An Angus naval officer has enjoyed a taste of Top Gun on the flight deck of a US aircraft carrier in the Persian Gulf.
Arbroath Royal Navy deck operations Sub-Lieutenant Barry Richardson has been preparing for his role on the new HMS Queen Elizabeth with a month-long secondment on the $4.5billion USS Harry S Truman, the flagship of a United States maritime strike force.
Known to his friends as Tiny, Sub Lt. Richardson is responsible for orchestrating the movement of airplanes and helicopters around the deck and hangar of aircraft carriers, handing them over to air traffic controllers just before take-off.
With the 280-metre long, 70,600-tonne HMS Queen Elizabeth due to be commissioned next year, the 37-year-old who now lives in Oakham, Rutland, found himself operating on the 100,000-tonne plus US warship to hone his skills and get a feeling for the sheer scale of the vessel he will soon be working on.
Dad-of-two Barry said: “I enjoyed working with the US Navy, operating F18 fighter jets to get a feel for just how crazy things are going to get on a deck the size of HMS Queen Elizabeth.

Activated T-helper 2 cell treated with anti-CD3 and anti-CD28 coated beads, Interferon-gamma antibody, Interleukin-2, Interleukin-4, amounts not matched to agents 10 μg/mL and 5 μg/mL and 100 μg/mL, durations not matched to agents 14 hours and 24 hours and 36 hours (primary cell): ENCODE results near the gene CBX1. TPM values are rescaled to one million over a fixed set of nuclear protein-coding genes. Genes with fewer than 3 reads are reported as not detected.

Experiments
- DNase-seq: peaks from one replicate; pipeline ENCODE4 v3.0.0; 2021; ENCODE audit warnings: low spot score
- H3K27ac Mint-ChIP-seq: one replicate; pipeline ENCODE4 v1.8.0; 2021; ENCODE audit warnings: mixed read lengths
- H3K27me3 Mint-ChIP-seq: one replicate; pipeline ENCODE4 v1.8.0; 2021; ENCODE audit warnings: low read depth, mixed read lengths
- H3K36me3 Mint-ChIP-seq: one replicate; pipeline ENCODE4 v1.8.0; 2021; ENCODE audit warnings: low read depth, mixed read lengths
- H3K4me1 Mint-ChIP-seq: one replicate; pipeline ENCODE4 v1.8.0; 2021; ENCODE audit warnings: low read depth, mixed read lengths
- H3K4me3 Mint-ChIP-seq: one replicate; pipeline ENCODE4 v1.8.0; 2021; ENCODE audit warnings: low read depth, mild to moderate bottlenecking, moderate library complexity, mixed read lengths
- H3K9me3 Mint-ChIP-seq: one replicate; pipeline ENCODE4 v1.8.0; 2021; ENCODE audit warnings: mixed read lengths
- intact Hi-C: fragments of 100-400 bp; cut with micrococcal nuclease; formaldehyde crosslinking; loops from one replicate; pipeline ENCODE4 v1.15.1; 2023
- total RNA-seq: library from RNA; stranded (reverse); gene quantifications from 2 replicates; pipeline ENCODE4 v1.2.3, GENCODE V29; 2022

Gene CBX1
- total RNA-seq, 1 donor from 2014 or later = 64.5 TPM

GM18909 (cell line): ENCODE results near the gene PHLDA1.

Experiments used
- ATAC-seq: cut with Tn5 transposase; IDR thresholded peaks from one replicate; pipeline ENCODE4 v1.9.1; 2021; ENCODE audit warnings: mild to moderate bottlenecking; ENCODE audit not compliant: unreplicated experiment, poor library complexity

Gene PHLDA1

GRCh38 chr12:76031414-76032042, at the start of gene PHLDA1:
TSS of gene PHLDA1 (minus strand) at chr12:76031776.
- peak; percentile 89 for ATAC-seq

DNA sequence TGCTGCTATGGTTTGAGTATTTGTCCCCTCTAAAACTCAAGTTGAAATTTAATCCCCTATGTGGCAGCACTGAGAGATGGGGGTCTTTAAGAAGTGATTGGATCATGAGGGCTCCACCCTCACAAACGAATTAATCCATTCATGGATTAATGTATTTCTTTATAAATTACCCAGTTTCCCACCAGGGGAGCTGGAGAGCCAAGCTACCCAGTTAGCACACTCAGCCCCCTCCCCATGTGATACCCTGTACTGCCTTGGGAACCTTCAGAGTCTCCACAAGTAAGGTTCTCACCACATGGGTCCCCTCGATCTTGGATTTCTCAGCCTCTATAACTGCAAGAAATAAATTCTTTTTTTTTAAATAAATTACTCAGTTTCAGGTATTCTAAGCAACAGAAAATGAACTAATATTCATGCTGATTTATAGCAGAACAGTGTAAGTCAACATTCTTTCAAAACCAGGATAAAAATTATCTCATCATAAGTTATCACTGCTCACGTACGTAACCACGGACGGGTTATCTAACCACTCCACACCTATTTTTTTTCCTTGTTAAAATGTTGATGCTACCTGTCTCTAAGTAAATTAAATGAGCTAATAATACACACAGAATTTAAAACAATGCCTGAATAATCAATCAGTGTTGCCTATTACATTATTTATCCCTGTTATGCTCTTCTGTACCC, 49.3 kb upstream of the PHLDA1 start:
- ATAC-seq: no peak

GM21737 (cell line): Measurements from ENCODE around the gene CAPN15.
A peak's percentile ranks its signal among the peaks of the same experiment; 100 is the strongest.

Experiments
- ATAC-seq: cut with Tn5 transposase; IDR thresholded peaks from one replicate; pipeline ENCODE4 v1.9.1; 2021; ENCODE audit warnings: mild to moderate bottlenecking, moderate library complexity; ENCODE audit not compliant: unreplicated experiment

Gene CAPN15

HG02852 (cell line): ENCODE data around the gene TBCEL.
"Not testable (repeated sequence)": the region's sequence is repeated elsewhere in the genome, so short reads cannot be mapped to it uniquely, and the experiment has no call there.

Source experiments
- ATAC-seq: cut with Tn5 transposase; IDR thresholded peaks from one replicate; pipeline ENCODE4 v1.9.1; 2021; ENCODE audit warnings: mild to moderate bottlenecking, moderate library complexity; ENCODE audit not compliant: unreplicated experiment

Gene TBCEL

“Although I have many years of experience working on flight decks with Harriers, they were a great deal smaller than Queen Elizabeth and the Harrier was actually quite a small aircraft in comparison to the new F35.
“Together, the F35 and our new big deck represent a massive leap for the UK in terms of capability, and I am excited to be part of it.
“Before any of this can happen however, we need to design training, orders and procedures that will allow us to deliver this exciting new capability from the deck of HMS Queen Elizabeth safely and efficiently. This is what is occupying most of my time at present.
“Flight decks are amongst the most dangerous places on the planet to work so this is a very important phase.”
Barry attended Keswick School and Arbroath High before joining up straight from school in 1997 and then gaining a degree in aeronautical engineering (avionics) through the Royal Navy.
He added: “In terms of operating military aircraft at sea, there truly is no busier platform to work from.
“Operationally, Truman is exceptionally busy, allowing my colleagues and I to gain a huge amount of knowledge and experience from our US Navy counterparts.
“The trip has been vital in preparing me for the tempo and size of what we will one day achieve with HMS Queen Elizabeth.
“Having only just become a commissioned officer, it was an exceptionally steep learning curve, but I am excited about the challenges I am facing and being involved in the next chapter of Royal Navy maritime aviation.”